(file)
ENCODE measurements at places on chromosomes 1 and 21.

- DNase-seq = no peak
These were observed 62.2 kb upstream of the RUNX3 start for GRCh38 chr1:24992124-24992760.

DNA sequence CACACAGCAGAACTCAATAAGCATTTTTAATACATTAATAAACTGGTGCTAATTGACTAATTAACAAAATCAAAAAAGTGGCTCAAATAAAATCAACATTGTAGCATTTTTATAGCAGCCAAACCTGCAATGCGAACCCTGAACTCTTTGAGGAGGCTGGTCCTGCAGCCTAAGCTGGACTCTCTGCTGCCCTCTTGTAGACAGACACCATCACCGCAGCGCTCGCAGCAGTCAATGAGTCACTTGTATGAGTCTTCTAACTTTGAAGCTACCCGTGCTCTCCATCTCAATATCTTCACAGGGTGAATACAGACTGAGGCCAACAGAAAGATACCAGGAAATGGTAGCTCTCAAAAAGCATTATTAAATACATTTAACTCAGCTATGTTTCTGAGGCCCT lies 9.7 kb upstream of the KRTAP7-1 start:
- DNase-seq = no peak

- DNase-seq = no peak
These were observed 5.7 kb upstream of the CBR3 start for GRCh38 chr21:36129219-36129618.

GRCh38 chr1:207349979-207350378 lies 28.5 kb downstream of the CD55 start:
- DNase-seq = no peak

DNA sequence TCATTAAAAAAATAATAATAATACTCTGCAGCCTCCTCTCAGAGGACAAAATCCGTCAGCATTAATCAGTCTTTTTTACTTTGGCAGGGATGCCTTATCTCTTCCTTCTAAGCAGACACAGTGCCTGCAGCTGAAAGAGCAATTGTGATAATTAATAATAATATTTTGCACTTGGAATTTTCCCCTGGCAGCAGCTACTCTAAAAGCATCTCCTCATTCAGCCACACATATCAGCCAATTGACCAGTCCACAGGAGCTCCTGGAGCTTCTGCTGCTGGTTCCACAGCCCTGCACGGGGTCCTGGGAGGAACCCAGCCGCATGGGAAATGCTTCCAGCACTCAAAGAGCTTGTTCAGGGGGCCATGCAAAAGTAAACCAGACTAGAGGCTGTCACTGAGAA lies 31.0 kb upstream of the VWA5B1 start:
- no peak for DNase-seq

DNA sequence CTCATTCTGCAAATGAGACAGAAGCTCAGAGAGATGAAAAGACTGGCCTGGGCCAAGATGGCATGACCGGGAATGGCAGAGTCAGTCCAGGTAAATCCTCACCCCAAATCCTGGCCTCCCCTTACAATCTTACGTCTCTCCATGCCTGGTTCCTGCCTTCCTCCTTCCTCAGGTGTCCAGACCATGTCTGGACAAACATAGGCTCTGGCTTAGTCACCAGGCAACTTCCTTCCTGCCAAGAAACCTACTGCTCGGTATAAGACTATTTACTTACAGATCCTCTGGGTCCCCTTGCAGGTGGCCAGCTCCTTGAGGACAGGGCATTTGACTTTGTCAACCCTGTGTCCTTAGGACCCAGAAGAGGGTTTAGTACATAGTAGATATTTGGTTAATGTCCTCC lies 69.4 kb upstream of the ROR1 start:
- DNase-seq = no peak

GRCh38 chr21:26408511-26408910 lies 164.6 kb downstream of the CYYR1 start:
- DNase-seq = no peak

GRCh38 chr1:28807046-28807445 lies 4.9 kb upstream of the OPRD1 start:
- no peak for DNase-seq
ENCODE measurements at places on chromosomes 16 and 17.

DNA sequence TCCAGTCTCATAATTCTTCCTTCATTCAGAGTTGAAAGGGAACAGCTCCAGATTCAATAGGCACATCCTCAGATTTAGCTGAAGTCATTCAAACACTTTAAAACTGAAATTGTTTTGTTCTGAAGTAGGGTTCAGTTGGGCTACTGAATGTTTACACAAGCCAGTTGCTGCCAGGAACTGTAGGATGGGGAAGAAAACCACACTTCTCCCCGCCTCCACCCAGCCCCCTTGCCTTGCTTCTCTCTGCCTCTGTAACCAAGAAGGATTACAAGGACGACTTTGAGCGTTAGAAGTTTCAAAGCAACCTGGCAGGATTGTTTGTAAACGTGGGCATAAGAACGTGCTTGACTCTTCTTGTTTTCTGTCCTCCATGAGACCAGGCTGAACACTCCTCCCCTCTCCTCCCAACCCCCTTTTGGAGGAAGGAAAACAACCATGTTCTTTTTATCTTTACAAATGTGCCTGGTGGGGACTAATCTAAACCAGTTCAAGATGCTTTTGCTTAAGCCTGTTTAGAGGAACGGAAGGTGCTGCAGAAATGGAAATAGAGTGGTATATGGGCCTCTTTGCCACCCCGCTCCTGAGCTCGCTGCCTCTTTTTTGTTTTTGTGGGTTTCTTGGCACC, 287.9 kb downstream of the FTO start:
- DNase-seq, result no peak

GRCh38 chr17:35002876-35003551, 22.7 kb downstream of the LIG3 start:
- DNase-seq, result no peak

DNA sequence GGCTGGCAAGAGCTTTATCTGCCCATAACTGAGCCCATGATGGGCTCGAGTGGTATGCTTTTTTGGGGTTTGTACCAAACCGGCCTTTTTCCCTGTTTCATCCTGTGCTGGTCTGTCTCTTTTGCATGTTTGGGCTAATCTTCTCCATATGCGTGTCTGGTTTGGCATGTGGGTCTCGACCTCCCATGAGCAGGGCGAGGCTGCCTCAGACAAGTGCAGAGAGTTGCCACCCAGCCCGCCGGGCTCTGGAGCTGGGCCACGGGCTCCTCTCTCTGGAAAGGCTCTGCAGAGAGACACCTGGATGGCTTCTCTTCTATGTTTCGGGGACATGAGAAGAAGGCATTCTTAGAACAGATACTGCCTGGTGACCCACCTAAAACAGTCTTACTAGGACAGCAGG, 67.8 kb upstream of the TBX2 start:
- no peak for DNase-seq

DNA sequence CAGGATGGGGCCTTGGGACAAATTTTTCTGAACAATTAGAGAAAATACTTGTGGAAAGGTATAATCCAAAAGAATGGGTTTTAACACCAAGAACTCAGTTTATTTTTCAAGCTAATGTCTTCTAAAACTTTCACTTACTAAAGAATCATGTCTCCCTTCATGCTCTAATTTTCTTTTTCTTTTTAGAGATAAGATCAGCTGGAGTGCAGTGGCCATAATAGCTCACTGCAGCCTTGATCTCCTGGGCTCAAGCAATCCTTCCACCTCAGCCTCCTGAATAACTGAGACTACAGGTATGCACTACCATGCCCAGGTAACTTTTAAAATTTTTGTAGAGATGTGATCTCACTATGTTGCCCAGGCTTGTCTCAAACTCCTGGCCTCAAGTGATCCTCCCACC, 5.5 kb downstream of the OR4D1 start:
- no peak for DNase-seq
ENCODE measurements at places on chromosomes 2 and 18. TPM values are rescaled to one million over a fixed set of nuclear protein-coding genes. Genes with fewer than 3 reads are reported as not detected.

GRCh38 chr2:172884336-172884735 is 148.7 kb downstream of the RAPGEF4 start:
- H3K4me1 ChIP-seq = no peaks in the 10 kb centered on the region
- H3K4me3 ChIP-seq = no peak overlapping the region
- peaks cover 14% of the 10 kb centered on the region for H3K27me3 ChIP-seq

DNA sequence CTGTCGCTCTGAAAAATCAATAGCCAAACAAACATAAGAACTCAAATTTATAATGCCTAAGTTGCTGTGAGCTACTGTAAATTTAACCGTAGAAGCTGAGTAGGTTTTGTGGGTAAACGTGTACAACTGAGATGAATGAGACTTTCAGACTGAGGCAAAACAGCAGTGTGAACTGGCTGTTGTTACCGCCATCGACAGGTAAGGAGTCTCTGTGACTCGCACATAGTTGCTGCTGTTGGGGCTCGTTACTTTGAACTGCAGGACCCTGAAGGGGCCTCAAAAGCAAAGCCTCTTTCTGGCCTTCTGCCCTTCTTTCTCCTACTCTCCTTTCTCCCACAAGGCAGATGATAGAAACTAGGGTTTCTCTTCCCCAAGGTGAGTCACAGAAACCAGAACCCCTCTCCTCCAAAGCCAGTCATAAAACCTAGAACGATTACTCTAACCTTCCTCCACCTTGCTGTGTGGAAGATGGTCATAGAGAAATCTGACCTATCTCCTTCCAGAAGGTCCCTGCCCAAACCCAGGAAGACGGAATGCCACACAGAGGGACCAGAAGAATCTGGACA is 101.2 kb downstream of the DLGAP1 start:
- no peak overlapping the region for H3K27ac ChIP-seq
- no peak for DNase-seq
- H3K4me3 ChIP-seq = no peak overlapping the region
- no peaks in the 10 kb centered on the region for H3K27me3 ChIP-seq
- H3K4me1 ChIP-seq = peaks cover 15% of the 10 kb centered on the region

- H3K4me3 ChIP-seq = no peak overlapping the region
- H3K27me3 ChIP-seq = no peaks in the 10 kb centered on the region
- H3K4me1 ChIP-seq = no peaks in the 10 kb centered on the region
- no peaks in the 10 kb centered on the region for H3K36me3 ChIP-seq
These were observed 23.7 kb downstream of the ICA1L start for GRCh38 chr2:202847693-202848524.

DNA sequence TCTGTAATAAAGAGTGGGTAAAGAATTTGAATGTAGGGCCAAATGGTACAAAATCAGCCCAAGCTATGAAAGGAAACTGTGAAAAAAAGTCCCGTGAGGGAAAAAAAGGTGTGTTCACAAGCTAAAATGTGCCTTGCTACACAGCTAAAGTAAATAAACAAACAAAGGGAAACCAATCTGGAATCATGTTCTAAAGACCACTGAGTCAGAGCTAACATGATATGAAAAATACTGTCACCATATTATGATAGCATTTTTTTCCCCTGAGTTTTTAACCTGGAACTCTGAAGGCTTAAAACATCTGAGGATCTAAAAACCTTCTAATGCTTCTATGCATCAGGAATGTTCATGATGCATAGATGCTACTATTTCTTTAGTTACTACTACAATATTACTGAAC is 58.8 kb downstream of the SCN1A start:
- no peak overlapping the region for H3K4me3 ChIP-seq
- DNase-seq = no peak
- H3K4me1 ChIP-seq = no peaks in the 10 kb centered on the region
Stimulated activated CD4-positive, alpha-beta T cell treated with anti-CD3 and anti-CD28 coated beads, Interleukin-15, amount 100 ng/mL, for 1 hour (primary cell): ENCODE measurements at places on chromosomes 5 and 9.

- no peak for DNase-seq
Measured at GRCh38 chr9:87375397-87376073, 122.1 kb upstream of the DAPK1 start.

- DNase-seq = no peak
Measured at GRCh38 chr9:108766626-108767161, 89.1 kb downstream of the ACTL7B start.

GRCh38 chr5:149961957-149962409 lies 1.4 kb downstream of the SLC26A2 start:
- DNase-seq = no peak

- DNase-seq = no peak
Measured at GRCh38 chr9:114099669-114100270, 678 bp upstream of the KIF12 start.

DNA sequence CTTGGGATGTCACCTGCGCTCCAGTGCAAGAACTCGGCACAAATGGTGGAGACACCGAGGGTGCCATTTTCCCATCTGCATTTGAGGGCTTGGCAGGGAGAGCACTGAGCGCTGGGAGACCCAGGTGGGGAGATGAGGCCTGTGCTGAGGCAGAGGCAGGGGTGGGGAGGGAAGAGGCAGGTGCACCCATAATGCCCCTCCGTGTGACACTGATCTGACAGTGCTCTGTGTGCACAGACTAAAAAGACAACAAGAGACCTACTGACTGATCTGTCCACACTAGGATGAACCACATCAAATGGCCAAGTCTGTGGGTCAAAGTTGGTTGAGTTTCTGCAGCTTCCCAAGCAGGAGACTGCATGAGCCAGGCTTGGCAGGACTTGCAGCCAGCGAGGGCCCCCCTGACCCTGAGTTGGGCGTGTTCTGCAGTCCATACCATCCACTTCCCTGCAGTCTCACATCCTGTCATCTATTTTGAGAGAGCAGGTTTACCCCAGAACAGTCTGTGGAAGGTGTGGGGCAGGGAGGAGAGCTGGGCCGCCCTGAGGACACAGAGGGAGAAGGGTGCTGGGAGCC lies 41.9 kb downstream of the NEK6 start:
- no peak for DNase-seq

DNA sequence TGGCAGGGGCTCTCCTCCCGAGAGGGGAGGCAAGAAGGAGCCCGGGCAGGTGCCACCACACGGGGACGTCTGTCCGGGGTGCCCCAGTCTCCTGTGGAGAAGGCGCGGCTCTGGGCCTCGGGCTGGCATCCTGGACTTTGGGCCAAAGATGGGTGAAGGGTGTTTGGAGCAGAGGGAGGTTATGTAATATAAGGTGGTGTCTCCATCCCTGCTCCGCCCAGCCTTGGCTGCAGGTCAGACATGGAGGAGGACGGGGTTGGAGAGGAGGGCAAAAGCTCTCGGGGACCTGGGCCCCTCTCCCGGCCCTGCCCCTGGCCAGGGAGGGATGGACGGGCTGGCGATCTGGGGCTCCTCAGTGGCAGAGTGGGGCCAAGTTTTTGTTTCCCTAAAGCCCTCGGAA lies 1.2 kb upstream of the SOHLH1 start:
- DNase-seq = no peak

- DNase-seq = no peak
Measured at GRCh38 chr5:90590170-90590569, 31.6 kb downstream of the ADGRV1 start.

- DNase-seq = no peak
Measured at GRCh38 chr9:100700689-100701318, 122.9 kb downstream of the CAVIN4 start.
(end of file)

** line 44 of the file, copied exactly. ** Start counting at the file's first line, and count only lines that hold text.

- no peak overlapping the region for H3K4me3 ChIP-seq